I’m a dude-ish wife

Then, I got a part-time job outside of our home and on top of chauffeuring our kids to school, gymnastics, birthday parties, and everywhere in between, I was working as a part-time gardener. It was fun and also hard manual labor.

At some point, I decided the kids could eat cereal for dinner and everything would be okay. I quit cooking. My husband decided this was unacceptable and took up the reins of the home chef. He happens to be a really, really good cook — like so good that our home smells like a restaurant sometimes. But, he works 60+ hour weeks as a graphic designer, and taking on the cooking is a lot of extra work.

I quit cooking. My husband decided this was unacceptable and took up the reins of the home chef. He happens to be a really, really good cook.

Making pizza pies is a new skill in which my husband excels. He’s even mastered making a gluten-free, dairy-free version for me. It’s a delicious flatbread-style concoction with drizzled olive oil, fresh basil, pepperoni or sausage, zucchini, and mushrooms — whatever I request. He makes traditional pizza for the rest of the family.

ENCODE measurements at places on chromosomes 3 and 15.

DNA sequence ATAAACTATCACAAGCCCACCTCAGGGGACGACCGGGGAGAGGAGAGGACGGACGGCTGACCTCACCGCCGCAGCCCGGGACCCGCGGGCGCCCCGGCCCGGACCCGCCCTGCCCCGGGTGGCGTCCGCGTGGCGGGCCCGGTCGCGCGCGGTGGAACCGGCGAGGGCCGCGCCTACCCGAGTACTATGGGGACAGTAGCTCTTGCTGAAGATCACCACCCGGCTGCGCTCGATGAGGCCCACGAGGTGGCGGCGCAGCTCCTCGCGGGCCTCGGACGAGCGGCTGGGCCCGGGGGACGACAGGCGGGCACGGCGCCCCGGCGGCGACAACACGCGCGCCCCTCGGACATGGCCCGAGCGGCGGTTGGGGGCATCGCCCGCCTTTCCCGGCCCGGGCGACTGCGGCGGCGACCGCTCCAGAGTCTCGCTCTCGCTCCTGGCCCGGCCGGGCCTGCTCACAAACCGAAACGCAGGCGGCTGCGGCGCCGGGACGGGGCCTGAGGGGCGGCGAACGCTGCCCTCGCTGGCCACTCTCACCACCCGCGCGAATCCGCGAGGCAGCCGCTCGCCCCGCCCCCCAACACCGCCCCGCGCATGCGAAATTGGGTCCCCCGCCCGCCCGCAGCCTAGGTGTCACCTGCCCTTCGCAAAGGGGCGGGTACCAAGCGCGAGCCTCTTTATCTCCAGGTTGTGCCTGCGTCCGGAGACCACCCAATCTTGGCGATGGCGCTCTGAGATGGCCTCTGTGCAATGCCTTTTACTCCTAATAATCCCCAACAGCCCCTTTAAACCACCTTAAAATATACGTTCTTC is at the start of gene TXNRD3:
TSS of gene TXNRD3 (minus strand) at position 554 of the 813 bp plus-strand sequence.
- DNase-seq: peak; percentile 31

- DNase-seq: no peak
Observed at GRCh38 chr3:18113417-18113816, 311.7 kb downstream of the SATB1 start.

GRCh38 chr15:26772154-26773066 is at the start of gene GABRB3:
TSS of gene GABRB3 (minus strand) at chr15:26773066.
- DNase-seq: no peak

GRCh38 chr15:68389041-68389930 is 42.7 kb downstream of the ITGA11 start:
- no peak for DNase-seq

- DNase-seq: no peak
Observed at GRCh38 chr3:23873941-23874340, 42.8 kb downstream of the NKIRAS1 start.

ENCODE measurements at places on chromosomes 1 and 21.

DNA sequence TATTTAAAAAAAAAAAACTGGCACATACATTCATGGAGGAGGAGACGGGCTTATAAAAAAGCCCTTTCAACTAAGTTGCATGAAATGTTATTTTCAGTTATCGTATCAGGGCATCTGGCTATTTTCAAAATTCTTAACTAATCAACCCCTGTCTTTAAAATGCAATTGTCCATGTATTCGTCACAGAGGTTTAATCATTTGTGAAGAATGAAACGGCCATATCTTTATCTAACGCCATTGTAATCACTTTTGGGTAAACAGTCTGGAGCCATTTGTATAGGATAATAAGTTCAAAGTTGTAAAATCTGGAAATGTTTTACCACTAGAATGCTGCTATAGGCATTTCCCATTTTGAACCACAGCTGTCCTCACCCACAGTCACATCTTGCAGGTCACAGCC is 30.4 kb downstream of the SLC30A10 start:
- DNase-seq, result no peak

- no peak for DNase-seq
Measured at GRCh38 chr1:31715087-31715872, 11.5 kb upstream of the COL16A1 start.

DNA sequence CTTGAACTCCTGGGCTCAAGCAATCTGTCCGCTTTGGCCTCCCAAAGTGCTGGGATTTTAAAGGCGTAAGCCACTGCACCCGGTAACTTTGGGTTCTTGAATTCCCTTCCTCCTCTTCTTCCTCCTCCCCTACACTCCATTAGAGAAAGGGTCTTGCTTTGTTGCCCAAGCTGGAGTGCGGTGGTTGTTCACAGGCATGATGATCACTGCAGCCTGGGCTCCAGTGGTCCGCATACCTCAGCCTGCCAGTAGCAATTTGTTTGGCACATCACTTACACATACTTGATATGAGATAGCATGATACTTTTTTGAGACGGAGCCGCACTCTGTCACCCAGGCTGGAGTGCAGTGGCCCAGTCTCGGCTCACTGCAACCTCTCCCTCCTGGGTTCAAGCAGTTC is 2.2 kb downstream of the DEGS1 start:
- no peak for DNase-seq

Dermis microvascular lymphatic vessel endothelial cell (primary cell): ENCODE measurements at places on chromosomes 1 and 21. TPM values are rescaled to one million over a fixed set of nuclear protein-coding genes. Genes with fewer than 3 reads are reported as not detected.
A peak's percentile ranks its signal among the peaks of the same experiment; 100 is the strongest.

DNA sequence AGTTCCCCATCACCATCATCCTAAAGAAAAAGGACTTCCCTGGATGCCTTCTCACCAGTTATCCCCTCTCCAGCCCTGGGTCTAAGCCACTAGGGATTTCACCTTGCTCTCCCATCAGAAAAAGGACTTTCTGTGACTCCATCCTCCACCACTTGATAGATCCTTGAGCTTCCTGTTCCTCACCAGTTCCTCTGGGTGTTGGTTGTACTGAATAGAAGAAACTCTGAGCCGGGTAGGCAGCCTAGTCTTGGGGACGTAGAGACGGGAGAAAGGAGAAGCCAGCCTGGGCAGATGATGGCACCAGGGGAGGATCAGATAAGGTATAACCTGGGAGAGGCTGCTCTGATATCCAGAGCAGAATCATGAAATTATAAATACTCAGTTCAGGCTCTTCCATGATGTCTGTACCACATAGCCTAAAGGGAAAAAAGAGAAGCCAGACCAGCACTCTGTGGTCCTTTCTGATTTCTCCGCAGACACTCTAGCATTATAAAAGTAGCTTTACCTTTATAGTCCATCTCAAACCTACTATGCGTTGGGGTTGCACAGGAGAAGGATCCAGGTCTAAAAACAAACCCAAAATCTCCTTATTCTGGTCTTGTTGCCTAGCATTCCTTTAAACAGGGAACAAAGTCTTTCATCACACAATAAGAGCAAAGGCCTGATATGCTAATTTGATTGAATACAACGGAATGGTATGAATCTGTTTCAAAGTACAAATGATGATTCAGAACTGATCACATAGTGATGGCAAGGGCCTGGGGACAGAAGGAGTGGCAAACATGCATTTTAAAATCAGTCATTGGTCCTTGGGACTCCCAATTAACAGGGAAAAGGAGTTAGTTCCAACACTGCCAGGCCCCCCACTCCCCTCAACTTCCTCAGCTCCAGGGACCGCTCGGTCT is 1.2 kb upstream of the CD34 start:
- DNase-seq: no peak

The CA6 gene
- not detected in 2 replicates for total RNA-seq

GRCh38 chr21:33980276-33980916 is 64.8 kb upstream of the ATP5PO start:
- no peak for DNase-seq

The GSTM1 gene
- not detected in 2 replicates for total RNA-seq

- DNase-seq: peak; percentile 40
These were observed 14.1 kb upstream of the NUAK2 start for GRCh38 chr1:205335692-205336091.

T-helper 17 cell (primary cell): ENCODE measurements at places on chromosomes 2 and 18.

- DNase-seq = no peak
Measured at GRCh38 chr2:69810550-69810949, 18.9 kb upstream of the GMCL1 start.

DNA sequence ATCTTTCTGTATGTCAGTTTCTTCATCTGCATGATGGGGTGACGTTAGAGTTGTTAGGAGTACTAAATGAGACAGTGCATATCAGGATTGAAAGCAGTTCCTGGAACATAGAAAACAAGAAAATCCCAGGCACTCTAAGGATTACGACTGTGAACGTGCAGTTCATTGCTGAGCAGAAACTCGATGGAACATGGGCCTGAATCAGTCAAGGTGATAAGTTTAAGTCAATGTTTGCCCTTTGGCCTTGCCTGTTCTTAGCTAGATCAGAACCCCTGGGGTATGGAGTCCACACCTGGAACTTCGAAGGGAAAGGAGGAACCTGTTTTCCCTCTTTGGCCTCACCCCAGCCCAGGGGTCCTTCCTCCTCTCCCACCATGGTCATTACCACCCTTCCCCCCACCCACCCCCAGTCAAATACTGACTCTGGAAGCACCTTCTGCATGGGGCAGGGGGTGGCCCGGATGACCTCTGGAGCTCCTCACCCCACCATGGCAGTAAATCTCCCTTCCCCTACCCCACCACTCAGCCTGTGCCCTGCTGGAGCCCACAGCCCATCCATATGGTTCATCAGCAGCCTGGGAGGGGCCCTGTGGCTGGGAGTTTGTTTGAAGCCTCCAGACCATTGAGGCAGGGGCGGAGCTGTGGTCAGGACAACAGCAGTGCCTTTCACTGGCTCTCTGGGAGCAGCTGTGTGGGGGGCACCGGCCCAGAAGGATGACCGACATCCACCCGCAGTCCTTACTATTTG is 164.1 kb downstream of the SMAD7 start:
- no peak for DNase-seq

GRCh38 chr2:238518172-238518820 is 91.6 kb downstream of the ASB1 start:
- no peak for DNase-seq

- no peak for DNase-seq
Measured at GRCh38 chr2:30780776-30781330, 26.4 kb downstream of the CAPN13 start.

Back when I cooked I enjoyed making shepherd’s pie. It was fairly simple. Cook the beef. Add frozen veggies. Boil and mash potatoes for the topping. Bake. Sprinkle with cheese towards the end. Tada!

Part of my cooking strike now has to do with several dietary restrictions that came up for me early in 2020. But, I went on strike before I knew about these restrictions. Now, were I to attempt shepherd’s pie I’d need to make a vegan, gluten-free version. Probably pretty easy to do. Maybe that’s the pie to get me back in the kitchen.

I wonder what it is about me that does not want to be nurturing to the ones I love? I wonder if my version of nurturing is simply different than the general, stereotypical one we think of belonging to moms.

What does nurturing mean to you?

My nurturing consists of gardening, teaching, and analyzing emotions. My nurturing does not consist of cooking, shopping for new clothes, or ooohing and awwing at my children’s accomplishments. At least my nurturing is more heavily weighted to the first set.